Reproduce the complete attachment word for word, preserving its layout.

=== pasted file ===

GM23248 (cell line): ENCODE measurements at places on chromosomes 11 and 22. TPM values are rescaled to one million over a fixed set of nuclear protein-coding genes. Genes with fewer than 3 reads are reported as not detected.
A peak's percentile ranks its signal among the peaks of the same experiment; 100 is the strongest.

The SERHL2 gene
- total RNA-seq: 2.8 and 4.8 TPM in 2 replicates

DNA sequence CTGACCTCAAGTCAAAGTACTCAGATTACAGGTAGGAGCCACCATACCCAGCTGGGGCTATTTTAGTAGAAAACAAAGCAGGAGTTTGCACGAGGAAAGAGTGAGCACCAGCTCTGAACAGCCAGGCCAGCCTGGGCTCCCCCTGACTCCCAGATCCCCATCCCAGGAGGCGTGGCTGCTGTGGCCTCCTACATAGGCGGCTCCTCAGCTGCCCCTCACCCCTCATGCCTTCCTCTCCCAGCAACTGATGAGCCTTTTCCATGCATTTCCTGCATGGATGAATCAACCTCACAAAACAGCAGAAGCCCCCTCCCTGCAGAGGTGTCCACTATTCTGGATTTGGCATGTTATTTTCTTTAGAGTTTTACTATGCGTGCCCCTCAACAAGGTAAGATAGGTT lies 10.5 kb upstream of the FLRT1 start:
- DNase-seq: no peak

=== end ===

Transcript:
GM23248 (cell line): ENCODE measurements at places on chromosomes 11 and 22. TPM values are rescaled to one million over a fixed set of nuclear protein-coding genes. Genes with fewer than 3 reads are reported as not detected.
A peak's percentile ranks its signal among the peaks of the same experiment; 100 is the strongest.

The SERHL2 gene
- total RNA-seq: 2.8 and 4.8 TPM in 2 replicates

DNA sequence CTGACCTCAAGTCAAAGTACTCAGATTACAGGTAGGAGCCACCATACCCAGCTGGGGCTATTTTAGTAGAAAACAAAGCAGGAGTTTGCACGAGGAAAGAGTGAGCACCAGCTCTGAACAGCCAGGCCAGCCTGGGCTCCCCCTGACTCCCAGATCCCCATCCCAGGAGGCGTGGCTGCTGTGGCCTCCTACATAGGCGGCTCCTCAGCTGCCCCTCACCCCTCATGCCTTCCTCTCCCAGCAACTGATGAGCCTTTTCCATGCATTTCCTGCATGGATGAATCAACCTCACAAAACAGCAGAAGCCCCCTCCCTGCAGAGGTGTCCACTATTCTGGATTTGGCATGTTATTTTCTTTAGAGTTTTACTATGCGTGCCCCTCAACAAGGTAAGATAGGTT lies 10.5 kb upstream of the FLRT1 start:
- DNase-seq: no peak